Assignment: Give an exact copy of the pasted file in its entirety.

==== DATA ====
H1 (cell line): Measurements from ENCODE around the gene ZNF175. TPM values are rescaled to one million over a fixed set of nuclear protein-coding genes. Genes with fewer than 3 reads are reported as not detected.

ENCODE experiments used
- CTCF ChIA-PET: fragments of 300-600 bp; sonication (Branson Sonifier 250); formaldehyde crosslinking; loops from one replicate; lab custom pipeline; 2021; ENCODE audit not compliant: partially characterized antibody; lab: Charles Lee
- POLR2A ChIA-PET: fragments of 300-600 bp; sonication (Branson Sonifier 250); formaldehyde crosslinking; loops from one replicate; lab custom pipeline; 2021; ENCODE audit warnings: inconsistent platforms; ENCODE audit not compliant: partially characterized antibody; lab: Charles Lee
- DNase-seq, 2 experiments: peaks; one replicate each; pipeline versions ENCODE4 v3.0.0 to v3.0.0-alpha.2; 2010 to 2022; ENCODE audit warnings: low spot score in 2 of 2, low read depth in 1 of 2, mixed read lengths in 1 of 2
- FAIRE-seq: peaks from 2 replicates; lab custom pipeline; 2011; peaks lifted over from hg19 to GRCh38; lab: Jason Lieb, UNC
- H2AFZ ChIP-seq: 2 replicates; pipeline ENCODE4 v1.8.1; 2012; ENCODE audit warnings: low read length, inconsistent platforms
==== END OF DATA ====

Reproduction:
H1 (cell line): Measurements from ENCODE around the gene ZNF175. TPM values are rescaled to one million over a fixed set of nuclear protein-coding genes. Genes with fewer than 3 reads are reported as not detected.

ENCODE experiments used
- CTCF ChIA-PET: fragments of 300-600 bp; sonication (Branson Sonifier 250); formaldehyde crosslinking; loops from one replicate; lab custom pipeline; 2021; ENCODE audit not compliant: partially characterized antibody; lab: Charles Lee
- POLR2A ChIA-PET: fragments of 300-600 bp; sonication (Branson Sonifier 250); formaldehyde crosslinking; loops from one replicate; lab custom pipeline; 2021; ENCODE audit warnings: inconsistent platforms; ENCODE audit not compliant: partially characterized antibody; lab: Charles Lee
- DNase-seq, 2 experiments: peaks; one replicate each; pipeline versions ENCODE4 v3.0.0 to v3.0.0-alpha.2; 2010 to 2022; ENCODE audit warnings: low spot score in 2 of 2, low read depth in 1 of 2, mixed read lengths in 1 of 2
- FAIRE-seq: peaks from 2 replicates; lab custom pipeline; 2011; peaks lifted over from hg19 to GRCh38; lab: Jason Lieb, UNC
- H2AFZ ChIP-seq: 2 replicates; pipeline ENCODE4 v1.8.1; 2012; ENCODE audit warnings: low read length, inconsistent platforms